In the Arena


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It takes a fair amount of amnesia for a political spinmeister like Pete Wehner–who spent six years spreading venom as Karl Rove’s designated hitter–to chastise various Obama capos for attempting to transform the GOP into the POL (Party of Limbaugh). It’s today installment of the OMG hysteria that has infected various Republican hacks as their ship sinks–OH MY GOD, Obama is going to sign a bill with earmarks! OH MY GOD, he wants national health insurance! OH MY GOD, the market is going down–must be Obama! OH MY GOD, another appointee with tax problems! He’s finished! He’s flailing about! (A Freudian would note a fair amount of projection here.)

There is, after all, a signficiant difference between the Bush and Obama Administrations when it comes to playing politics. Whether you like the policies or not–Wehner obviously doesn’t–the Obama Administration has laid an awful lot of substance on the table without political garnish, including some pretty difficult stuff, like tax increases, a cap-and-trade program and a stimulus plan that could prove to be too timid or philosophically misguided. Obama is taking a tremendous political risk in pushing for an alternative energy economy that might not prove robust enough to provide the basis for the new prosperity the President has promised. He is resolutely proceeding with a reasonable, realistic foreign policy that involves diplomacy as well as appropriate military action–the beef-up of forces in Afghanistan, the use of Predators and special ops in Pakistan. He has offered a daily flow of substantive events to promote these programs.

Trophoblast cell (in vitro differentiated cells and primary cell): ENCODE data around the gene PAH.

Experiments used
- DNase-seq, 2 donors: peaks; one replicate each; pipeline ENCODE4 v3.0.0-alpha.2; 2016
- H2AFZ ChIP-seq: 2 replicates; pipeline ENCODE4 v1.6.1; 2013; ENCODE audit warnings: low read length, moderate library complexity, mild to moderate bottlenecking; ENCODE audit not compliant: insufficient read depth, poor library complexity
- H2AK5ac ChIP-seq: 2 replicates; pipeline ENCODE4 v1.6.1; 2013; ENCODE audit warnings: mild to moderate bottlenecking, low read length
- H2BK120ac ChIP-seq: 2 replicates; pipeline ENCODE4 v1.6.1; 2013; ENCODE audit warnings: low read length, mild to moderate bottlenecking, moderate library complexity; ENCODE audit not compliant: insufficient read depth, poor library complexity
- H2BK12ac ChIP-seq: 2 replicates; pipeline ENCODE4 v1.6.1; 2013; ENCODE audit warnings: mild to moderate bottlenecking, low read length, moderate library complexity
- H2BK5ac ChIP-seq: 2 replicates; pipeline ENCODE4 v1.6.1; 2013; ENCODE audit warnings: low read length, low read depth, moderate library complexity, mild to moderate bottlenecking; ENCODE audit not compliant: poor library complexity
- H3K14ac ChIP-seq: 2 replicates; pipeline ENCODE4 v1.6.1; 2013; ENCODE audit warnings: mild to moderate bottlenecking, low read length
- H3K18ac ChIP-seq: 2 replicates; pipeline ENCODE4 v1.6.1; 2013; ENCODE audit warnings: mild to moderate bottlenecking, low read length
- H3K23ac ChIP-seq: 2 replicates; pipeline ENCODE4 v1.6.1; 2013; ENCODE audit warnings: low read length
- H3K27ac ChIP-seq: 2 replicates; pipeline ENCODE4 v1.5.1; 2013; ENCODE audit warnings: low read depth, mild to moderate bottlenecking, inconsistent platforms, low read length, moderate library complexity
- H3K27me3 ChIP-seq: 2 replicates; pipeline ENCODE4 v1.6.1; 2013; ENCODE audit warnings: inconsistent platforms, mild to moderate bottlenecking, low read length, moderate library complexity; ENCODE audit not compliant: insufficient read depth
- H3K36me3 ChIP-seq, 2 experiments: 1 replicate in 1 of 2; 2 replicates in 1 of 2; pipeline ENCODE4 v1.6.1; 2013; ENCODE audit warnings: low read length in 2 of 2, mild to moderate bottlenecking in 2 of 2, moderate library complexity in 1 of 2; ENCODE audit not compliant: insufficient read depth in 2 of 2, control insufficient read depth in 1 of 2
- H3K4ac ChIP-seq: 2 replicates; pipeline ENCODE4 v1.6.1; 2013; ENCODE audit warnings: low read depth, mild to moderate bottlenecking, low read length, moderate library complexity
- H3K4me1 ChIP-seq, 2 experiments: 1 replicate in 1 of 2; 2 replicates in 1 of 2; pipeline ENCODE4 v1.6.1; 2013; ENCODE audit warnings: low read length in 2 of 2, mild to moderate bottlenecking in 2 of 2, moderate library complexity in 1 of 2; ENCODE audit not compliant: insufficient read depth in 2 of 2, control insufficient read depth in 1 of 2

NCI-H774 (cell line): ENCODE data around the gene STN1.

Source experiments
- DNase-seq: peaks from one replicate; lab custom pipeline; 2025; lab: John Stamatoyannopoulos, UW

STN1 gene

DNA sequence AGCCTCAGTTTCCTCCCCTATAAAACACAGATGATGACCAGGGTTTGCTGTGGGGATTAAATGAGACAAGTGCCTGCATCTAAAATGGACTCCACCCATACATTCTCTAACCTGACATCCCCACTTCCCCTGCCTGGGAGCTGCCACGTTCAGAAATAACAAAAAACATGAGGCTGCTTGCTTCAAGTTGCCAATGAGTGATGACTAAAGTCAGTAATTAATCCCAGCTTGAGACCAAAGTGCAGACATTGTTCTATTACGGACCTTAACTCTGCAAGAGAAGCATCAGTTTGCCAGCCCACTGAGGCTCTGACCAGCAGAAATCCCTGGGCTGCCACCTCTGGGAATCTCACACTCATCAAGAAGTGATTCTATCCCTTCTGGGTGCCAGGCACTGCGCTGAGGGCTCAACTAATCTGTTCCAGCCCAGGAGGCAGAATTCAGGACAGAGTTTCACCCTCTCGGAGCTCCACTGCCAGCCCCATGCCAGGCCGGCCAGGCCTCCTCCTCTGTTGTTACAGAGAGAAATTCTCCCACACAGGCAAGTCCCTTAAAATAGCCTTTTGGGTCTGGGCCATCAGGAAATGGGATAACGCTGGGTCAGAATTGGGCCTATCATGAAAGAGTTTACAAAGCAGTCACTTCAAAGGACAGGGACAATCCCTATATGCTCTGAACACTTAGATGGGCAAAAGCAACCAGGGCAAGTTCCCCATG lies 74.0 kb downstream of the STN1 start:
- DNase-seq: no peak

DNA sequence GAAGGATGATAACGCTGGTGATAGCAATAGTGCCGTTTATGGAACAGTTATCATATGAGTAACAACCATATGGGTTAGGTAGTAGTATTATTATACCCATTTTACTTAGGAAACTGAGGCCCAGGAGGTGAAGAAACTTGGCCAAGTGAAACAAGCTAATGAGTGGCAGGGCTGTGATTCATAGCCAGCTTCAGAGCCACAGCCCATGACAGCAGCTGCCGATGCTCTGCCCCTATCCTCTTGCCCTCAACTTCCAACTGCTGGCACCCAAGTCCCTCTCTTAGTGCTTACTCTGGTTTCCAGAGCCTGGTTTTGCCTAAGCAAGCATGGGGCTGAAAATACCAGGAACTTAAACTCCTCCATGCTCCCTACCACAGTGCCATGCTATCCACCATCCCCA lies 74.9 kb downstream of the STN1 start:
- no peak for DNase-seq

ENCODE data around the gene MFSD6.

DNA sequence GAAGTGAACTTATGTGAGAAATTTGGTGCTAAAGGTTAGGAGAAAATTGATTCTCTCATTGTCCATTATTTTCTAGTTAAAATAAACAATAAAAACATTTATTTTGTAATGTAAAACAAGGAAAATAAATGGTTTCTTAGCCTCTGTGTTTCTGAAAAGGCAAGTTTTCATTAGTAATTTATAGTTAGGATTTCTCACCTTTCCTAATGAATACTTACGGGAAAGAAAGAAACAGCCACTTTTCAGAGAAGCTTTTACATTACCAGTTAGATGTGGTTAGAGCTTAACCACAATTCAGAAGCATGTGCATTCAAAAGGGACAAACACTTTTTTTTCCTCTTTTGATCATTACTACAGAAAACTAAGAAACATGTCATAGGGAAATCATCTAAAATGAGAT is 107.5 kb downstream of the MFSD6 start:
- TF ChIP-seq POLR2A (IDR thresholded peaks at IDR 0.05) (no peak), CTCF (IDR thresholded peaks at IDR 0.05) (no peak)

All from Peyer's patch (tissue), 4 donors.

In addition to all this substance, and in addition to a serious and continuing effort to involve Republicans in the formulation of policy, the Obama Administration has decided to fire some shots at those opponents who have done everything they can to distort important programs like the stimulus package and who, furthermore, have announced their patriotic hope that Obama fails at this moment of national crisis. That seems–pace, my colleagues–entirely within the realm of creative politics to me. 

Contrast this, if you will, with George W. Bush’s Administration: That President did have his principles and he was willing to expend political capital in their service–only a principled man would have dashed into the social security buzzsaw, as he did. I’m also sure Bush loved democracy and hated terrorists, even though his attempts to pursue both abroad were dreadful, blood-soaked failures. (Somehow Bush’s defenders never mention his principled insistence on Palestinian elections, even though the Israelis and moderate Palestinians opposed them in 2006–elections which brought us Hamas, which Bush–the democracy lover–then decided not to recognize.)

But even if you grant Bush his principles, his Administration–unlike Obama’s–politicized everything including foreign policy, which was both unseemly and unprecedented. Rove used the late, unlamented “War on Terrorism” as a cudgel to question the patriotism of those who disputed Bush’s prosecution of it. And, in an example close to Wehner’s born-again heart, Bush even politicized the office of faith-based and social policy–using it as tool to gin up the vote among the evangelical sheep, as David Kuo detailed in his excellent book, Tempting Faith.

I could go on, but why depress everyone with memories of the worst presidency of my lifetime? The point is, Obama playing politics is profoundly different in degree and kind than Bush playing politics. In any case, I’d be both amazed and rather worried if we had a President who didn’t play the game a bit.